Damnation and the dead;

What horrors seize a guilty soul

Upon a dying bed!

And now, sinner, you must part with all your mirth.  Your van jests and merry songs, your entertainments, your balls, frolics and dances, are eternally over.  conscience awakes like a giant refreshed with wine, and gnaws like a greedy vulture.–All the sins of your past life stare you in the face, the guilt of all your slighted opportunities, the convictions you have murdered, the offers of mercy you have despised.  The abused blood of the Son of God, now form the foretaste of hell–the forebodings of damnation.

But when the fatal moment comes, when body and soul must part–Oh, idmal though!–the flaming fiends appear, a solid column of devils fill the room, they approach to the bedside like raging lions, they seize your departing soul–what will your feelings then be?  As it is said of the glorified saints in heaven, “eye hath not seen, nor ear heard, neither have entered into the heart of man, the things which God hath prepared for them that love him.” The heart of man cannot conceive of the inexpressable torments of the damned in hell.

The next thing after the end of the way is, hell–the sinner’s own place, his final abode, his everlasting home–in Scripture called, “The bottomless pit–the burning lake”–“The lake that burns with fire and brimstone”–“Tophet, ordained of old, the pile whereof is fire and much wood; the breath of the Lord, ike a stream of fire and brimstone, doth kindle it”–The second death–“The blackness of darkness–The wrath to come–the vengeance of eternal fire–Everlasting fire prepared for the devil and his angels.”

In this gloomy region, your company, sinner, will be, the horrible fiends of hell, together with all the accursed spirits, forever banished from the peaceful presence of the Lord, all the damned ghosts that ever have, or shall, sink down to eternal death: yea, all the rubbish and off-scouring, the filth and refuse of the moral world, which a holy God deems unfit for any other place.

Were you shut up alone one night in a dark room with the devil, how dreadful would you feel!  But, then, you will be with him forever more.  In hell, you will feel all the punishment of loss–loss of heaven, loss of God and Christ, hope, and all possibility of mercy.  You shall feel, too, the punishment of sense.  The eternal, uninterrupted communications of Jehovah’s pure, unmixed wrath, will forever prey upon the soul, inflicting keener pain and torture than Nebuchadnezzar’s furnace, seven times heated, could inflict upon a natural body.  While the one hand of enraged Omnipotence supports the sinner in being, and enlarges his capacity for suffering, with the other he tortures him with all the miseries and pains which infinite wisdom can invent, or Almighty power inflict.  Oh, how dreadful must be the torments of HELL!

There are a couple of things I do with this quote when I teach or speak about Stone’s conversion experience.  First, the whole episode it is a colorful and vivid entree into revivalism, Calvinism and sacramental meetings.  I do more with the revivals when I talk about Cane Ridge (the exercises, for example), but this is helpful to set the tone.  Second, it gives me a helpful angle in discussing the language of conversion, or if your prefer, the conversion narrative (praying through, mourning for one’s soul, etc.).  In other words, it is one thing to talk about the frontier revivalistic conversion narrative in the abstract, it is another to put Barton Stone’s Autobio next to M’Gready’s sermon.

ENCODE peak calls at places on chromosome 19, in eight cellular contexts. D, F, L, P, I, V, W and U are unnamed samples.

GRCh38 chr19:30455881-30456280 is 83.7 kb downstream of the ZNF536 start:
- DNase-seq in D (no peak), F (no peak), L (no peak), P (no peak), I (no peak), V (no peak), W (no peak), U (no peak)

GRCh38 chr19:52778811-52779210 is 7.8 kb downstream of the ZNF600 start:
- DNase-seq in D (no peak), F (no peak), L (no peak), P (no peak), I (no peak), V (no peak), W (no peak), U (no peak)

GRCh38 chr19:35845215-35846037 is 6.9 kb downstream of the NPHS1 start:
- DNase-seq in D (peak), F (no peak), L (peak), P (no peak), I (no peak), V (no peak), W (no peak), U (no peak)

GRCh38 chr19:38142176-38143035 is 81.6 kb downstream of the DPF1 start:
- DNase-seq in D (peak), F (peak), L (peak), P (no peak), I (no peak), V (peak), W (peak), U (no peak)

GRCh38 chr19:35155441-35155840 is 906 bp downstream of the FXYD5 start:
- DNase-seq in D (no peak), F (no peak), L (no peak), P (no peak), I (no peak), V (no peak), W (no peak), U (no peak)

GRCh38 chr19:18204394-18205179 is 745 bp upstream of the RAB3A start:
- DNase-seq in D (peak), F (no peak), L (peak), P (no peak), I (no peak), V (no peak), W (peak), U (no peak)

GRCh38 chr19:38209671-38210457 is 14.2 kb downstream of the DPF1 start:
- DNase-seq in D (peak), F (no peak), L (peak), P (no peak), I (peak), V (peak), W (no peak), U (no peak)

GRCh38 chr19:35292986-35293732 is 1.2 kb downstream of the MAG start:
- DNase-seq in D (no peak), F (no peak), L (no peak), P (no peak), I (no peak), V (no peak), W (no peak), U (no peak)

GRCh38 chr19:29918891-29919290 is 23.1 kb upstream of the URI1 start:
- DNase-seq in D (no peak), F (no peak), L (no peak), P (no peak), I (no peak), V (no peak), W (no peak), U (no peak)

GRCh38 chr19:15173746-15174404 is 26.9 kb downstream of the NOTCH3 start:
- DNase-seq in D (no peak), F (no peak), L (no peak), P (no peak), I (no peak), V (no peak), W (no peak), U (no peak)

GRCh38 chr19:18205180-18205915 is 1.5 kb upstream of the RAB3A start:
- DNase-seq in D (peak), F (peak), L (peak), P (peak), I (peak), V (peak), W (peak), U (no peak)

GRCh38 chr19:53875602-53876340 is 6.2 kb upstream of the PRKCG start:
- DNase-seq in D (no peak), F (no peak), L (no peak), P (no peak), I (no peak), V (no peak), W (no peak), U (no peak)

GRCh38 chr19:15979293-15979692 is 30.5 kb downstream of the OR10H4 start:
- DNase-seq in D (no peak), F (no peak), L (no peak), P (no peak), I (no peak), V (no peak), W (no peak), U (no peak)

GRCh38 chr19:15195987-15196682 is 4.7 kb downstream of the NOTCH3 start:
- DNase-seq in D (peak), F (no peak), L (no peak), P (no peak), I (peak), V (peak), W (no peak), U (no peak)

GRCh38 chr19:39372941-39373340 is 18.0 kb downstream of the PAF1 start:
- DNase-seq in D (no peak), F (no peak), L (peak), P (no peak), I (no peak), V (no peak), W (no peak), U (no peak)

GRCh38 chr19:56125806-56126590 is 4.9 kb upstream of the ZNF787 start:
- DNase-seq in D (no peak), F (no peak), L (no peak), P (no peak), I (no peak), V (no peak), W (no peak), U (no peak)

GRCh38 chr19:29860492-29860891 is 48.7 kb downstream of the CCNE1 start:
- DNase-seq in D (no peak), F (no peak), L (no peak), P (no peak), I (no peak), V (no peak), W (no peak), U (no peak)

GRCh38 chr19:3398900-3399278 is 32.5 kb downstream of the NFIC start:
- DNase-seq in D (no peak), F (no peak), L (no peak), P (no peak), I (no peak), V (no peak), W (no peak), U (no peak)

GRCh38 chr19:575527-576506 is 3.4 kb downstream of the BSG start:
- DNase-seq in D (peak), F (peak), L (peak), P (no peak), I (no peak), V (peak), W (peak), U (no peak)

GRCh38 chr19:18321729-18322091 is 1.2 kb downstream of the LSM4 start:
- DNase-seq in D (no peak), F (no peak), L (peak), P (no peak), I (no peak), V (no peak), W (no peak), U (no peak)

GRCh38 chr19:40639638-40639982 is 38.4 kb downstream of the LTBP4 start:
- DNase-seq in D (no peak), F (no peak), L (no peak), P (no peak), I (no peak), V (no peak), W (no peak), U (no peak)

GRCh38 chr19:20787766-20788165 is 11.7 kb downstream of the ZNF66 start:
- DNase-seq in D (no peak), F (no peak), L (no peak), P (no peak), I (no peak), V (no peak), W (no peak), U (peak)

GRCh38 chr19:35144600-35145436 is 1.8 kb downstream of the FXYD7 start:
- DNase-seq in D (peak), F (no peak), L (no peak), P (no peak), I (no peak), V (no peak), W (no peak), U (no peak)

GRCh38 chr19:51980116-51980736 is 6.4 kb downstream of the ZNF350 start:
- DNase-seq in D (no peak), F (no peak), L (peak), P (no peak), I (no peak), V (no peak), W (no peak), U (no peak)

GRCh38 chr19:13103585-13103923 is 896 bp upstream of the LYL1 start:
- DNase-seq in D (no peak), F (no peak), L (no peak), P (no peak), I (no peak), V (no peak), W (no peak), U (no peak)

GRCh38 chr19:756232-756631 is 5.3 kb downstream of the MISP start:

The articles on Stone, Cane Ridge and Conversion in the Encyclopedia are very good places to start (for eager students) or stay (for casual reading).  Each article has a helpful short bibliography.

2 thoughts on “The Sinner’s Guide to Hell

  1. It is useful to study these conversion narratives form-critically. In many, if not quite all, nineteenth-century accounts of conversion by American males, the protagonist — agonized by ultimate concern for his immortal soul or enmeshed in digestive upset, or both — goes to “the woods” to meditate, to pray, and, if he can read, to read the Bible. Even AC, the quintessential commonsense rationalist, goes to the woods to study in his Bible the mode, design, and necessity of baptism.

    i call this literary phenomenon “the Wilderness genre.” Everybody, or almost everybody — i have not yet seen an exception, but then i haven’t seen everything — goes to “the woods.” What is it about “the woods”? See Thoreau, Henry David: “I went to the woods . . . ” and wrote a book. All seriousness aside, “the woods” are there. In nineteenth-century America, east of the Missisisippi and a good ways beyond, forests are everywhere. You can “get lost” in them, if you ain’t “lost” already. You don’ never had far to “go” and you’re in “the woods.” So it is with the young Barton Warren Stone: “I immediately retired to the woods, alone with my Bible.”

    What was the word that sent BWS to the woods? It was not the terrors of hell that melted that “callous” heart, but what my late friend Jim Washington called “the hot coals of love.” The “strange” brother had come and preached, “God is love.” That is a lesson in form and genre that every preacher ought to ponder. You may think you can scare the hell out of them, but fear does not “save” them. Love saves them, for “God is love.”

    Form criticism has its uses in our studies as well as in understanding the Bible.

    God’s Peace to you.


  2. Mac:

    I just finished reading the auto/biography of Stone, and your excerpt from M’Gready’s book was very enlightening.

    One thing in Stone’s autobiography that made me curious was his spurning recreation because he felt that these things would cause him “to make shipwreck of faith and a good conscience” (p. 15). I thought it a little odd that attending tea parties and other recreational activities would cause a shipwreck of his faith, however, M’Gready mentions in his sermon, “And now, sinner, you must part with all your mirth. Your van jests and merry songs, your entertainments, your balls, frolics and dances, are eternally over. conscience awakes like a giant refreshed with wine, and gnaws like a greedy vulture.”

    Possibly another part of the Presbyterian mindset regarding religion?